From William Short
Paris Sep. 4. 1791.
The Assembly decreed three days ago that a deputation should be named to present the constitution to the King, that he should be prié to give such orders as he should judge proper for the guard and the dignity of his person, and finally that if he adhered to the wishes of the nation in adopting the constitution, he should be prié to settle the formality with which he should solemnly pronounce his acceptation in presence of the National Assembly. As it was apprehended that the King would wish for some changes in the constitution and would make observations in consequence of it, it was decreed at the same time that the constitution when completed should not suffer any alteration. It was completed yesterday in all its details as to conventions.
In consequence of this decree a deputation of sixty members of the Assembly went last night at nine o’clock to the King’s appartment, and presented him the constitution. M. Thouret, as their organ, addressed him in the following terms: “Sire, L’Assemblee Nationale nous a chargés de presenter a l’acceptation de Votre Majesté l’acte constitutionel qui consacre les droits imprescriptibles du peuple Francois, qui regenere le Gouvernement et qui assure la veritable dignité du trone.”
The King (appearing well satisfied with the deputation and on the whole composed and tranquil in his manner and with an air of sincerity) replied: “Messieurs—J’examenerai la constitution que l’Assemblee Nationale vous a chargés de me présenter; je lui ferai connoitre ma resolution dans le delai le plus court que puisse exiger l’examen d’un objet aussi important: je me suis determiné à demeurer à Paris: je donnerai au commandant de la garde nationale parisienne les ordres que je croirai convenables pour le service de ma garde.”
He will probably pronounce his acceptation in a few days. But as it is evident that he is not freer in this acceptation than in the sanction of the laws against which he protested, it is much to be feared that the nation at large will have no confidence in this adhesion. Such a government without confidence, which is its essence, is nothing more than a state of anarchy and will be productive I fear of much misfortune.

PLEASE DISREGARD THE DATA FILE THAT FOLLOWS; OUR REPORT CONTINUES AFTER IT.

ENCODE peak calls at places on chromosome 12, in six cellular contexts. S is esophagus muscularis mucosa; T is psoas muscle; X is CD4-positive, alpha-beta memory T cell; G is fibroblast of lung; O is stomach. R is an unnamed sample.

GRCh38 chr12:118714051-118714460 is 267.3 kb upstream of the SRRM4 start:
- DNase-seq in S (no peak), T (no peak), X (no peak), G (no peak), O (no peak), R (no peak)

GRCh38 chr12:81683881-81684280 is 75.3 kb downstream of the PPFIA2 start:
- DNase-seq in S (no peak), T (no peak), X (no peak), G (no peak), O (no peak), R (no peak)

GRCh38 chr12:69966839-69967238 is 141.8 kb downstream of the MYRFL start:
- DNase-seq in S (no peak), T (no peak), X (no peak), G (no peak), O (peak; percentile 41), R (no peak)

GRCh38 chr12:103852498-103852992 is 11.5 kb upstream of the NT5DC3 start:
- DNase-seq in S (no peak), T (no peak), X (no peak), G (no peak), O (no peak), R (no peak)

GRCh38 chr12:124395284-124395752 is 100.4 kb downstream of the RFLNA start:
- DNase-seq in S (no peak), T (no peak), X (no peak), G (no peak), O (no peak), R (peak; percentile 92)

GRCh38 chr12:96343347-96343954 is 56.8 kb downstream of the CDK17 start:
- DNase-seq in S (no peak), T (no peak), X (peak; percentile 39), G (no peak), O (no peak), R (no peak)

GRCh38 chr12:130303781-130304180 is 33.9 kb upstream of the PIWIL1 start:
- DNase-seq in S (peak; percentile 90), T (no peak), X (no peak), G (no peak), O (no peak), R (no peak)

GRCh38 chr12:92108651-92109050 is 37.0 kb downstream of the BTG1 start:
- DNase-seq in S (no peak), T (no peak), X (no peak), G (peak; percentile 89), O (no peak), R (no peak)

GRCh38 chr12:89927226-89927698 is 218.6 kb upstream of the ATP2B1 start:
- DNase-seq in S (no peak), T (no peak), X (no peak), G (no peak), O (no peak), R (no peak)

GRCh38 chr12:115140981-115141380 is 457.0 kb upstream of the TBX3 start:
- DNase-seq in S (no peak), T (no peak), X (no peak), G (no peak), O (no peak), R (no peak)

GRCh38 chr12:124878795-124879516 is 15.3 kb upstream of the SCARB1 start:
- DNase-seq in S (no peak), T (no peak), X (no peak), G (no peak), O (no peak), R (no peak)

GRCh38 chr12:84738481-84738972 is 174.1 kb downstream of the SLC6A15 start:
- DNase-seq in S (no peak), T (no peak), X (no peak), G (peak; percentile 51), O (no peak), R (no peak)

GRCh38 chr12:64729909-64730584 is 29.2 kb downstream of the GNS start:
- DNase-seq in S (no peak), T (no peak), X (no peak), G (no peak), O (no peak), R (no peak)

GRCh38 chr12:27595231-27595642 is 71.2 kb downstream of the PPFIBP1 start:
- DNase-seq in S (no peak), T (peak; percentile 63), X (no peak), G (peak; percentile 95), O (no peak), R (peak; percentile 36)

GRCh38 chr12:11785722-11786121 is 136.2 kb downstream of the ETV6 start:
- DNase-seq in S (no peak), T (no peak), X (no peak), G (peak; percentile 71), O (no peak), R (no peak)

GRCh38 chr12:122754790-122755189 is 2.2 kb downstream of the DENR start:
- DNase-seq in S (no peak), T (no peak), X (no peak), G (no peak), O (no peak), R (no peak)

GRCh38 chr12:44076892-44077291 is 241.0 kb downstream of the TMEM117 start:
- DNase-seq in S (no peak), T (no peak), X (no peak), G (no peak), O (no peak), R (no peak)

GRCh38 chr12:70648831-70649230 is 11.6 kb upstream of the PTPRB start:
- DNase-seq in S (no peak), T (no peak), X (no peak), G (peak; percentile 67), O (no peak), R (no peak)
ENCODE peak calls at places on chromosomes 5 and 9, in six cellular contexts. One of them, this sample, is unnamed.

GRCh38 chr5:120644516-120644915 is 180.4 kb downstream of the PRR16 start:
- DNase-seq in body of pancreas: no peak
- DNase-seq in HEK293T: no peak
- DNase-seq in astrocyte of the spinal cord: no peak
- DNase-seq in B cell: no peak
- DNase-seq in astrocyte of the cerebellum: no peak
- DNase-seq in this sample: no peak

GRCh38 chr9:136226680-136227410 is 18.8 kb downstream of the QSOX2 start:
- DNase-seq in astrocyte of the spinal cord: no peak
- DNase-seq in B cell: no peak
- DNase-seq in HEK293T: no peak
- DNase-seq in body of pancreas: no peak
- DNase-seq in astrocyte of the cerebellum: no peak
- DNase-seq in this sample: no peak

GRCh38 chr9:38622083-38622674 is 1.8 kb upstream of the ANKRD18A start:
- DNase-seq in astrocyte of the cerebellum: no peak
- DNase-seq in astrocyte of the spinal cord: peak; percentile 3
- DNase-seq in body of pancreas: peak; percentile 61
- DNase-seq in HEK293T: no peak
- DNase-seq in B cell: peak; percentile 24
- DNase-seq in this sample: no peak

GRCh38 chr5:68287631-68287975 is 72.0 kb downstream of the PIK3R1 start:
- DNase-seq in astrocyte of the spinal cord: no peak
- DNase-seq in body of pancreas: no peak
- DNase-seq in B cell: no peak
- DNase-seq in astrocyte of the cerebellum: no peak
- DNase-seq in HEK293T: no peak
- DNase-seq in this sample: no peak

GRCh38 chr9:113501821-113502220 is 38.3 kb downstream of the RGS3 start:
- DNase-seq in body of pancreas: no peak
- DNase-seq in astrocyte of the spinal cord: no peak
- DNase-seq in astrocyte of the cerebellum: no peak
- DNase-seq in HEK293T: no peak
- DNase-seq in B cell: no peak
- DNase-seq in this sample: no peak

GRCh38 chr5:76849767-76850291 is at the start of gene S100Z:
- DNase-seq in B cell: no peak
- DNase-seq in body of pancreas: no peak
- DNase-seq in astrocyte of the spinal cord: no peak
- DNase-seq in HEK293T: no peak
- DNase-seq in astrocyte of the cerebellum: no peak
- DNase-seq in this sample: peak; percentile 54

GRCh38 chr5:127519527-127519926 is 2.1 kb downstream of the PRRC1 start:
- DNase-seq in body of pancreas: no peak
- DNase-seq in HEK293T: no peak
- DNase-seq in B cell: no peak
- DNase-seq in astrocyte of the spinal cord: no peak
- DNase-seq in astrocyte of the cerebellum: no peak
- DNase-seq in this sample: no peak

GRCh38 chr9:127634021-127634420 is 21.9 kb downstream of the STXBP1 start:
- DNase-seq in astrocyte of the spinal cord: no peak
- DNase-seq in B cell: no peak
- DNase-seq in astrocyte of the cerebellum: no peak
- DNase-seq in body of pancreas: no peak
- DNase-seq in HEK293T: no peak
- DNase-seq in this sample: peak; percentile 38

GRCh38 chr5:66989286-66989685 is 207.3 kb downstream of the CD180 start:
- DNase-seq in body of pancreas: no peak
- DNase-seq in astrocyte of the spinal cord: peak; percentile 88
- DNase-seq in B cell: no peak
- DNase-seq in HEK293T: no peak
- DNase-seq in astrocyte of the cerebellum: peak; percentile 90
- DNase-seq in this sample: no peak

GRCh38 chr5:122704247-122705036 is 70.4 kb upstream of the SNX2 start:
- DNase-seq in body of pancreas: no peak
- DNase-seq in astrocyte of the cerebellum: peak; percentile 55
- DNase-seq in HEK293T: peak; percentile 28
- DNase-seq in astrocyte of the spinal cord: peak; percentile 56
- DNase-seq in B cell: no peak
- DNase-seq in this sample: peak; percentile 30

The conduct of the King’s brothers, who are of course believed to act in concert with him, though probably without reason, would of itself destroy all the national confidence in the monarch. They are openly at the head of the emigrants whose avowed plan is to enter the Kingdom in arms, as soon as they become sufficiently strong. The Count D’Artois is gone to Vienna, it is generally believed, to excite the Emperor to declare himself with respect to the french affairs, or to press him for the succours with which the emigrants have been some time flattered, with the intention probably of granting them or not according to circumstances.
The National Assembly have by a decree declared the right of the nation to change the constitution, but at the same time recommended it to be exercised seldom. If three Legislatures successively recommend a change, the fourth is to be considered as a convention. This has been judged a more peaceable mode of reforming the constitution than that by periodical conventions.
Nothing has transpired with respect to the situation of S. Domingo since my last. The report of the commissaries having sailed, as mentioned formerly, was groundless. Their departure is suspended of course until the colonial committee shall have made their report. It is so much divided in opinion that it will be difficult for them to agree on any thing. Several of the members have quitted it on that account.
The elections for the new Legislature continue to go on peaceably throughout the kingdom. Such as have already taken place shew more moderation than was expected except in the southern provinces, where those who possess the most exagerated principles have for the most part been chosen.
The articles of peace signed between the Emperor and Turk are now published. The statu quo of the commencement of the war is very little deviated from. I observe that the article by which the Porte guarantees the Austrian flag against the piratical states is renewed.—You will see by the Leyden gazette inclosed an account of the negotiation between the Empress and the allied powers at Petersburg.
I learned from the Venetian ambassador last night that he had a few hours before seen in the hands of the Spanish Ambassador a formal manifest and declaration of war just received from Madrid, of that Court against the Emperor of Morocco. There have been for a long time bickerings between them, and ill usage of Spanish subjects on the part of the Emperor.—This war will probably be confined to the increase of the garrison of Ceuta and to cruises by sea. It will however be injurious to the Spanish commerce and augment the present expences of that Government and after all will probably end by a purchased peace. I am with sincerity & affection, Dear Sir, your friend & servant,
Tr (DNA: RG 59, DD). PrC (DLC: Short Papers; at head of text: “No. 80”; at foot of text: “Thomas Jefferson Secretary of State, Philadelphia”; badly faded. Recorded in SJL as received 28 Oct. 1791.